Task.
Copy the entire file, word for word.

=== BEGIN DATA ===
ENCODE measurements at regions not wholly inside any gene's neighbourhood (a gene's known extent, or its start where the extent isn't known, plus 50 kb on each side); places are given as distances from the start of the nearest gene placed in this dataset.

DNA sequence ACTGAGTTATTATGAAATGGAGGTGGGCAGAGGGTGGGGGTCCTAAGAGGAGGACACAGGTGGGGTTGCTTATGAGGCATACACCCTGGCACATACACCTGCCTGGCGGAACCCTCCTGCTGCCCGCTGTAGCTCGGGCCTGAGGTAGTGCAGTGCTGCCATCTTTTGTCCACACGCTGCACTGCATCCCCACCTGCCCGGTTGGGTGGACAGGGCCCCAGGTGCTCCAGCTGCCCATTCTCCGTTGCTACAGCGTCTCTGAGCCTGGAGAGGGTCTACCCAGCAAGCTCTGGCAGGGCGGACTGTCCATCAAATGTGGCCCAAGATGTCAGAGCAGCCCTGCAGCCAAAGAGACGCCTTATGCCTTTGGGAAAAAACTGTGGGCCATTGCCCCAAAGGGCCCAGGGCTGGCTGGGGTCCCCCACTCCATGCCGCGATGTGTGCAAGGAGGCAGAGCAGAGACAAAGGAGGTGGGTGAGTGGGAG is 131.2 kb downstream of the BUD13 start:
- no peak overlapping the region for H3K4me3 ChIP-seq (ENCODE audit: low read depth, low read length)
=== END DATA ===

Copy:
ENCODE measurements at regions not wholly inside any gene's neighbourhood (a gene's known extent, or its start where the extent isn't known, plus 50 kb on each side); places are given as distances from the start of the nearest gene placed in this dataset.

DNA sequence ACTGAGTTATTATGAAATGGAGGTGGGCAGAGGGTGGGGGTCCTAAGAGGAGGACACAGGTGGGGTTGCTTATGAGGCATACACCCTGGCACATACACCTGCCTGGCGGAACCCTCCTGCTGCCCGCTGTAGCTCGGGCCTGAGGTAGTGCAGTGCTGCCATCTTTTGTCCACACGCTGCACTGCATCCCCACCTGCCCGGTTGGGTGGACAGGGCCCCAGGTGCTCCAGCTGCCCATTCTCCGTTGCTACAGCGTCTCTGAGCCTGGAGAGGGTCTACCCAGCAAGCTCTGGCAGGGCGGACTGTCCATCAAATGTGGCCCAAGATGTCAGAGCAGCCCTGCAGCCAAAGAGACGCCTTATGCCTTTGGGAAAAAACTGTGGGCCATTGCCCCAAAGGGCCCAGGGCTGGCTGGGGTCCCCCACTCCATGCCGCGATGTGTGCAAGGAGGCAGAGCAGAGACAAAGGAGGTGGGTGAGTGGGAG is 131.2 kb downstream of the BUD13 start:
- no peak overlapping the region for H3K4me3 ChIP-seq (ENCODE audit: low read depth, low read length)